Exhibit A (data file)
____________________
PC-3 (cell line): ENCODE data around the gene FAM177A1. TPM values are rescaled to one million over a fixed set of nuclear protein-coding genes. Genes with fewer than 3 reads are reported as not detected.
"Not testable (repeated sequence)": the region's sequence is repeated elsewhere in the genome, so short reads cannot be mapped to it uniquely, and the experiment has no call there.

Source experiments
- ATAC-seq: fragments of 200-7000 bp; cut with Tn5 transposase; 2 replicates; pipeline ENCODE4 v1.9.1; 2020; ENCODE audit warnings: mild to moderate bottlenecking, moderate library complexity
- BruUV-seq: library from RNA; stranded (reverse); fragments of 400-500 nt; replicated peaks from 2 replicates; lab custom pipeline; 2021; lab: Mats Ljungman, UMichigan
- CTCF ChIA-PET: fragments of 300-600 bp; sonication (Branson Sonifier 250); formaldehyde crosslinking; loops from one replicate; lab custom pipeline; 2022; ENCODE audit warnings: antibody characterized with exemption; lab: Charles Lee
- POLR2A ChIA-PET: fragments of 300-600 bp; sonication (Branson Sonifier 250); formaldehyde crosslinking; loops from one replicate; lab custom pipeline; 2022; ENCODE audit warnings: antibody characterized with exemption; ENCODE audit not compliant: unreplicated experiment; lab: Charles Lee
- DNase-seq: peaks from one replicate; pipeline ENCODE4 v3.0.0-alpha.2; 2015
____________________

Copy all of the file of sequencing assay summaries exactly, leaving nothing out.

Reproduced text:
PC-3 (cell line): ENCODE data around the gene FAM177A1. TPM values are rescaled to one million over a fixed set of nuclear protein-coding genes. Genes with fewer than 3 reads are reported as not detected.
"Not testable (repeated sequence)": the region's sequence is repeated elsewhere in the genome, so short reads cannot be mapped to it uniquely, and the experiment has no call there.

Source experiments
- ATAC-seq: fragments of 200-7000 bp; cut with Tn5 transposase; 2 replicates; pipeline ENCODE4 v1.9.1; 2020; ENCODE audit warnings: mild to moderate bottlenecking, moderate library complexity
- BruUV-seq: library from RNA; stranded (reverse); fragments of 400-500 nt; replicated peaks from 2 replicates; lab custom pipeline; 2021; lab: Mats Ljungman, UMichigan
- CTCF ChIA-PET: fragments of 300-600 bp; sonication (Branson Sonifier 250); formaldehyde crosslinking; loops from one replicate; lab custom pipeline; 2022; ENCODE audit warnings: antibody characterized with exemption; lab: Charles Lee
- POLR2A ChIA-PET: fragments of 300-600 bp; sonication (Branson Sonifier 250); formaldehyde crosslinking; loops from one replicate; lab custom pipeline; 2022; ENCODE audit warnings: antibody characterized with exemption; ENCODE audit not compliant: unreplicated experiment; lab: Charles Lee
- DNase-seq: peaks from one replicate; pipeline ENCODE4 v3.0.0-alpha.2; 2015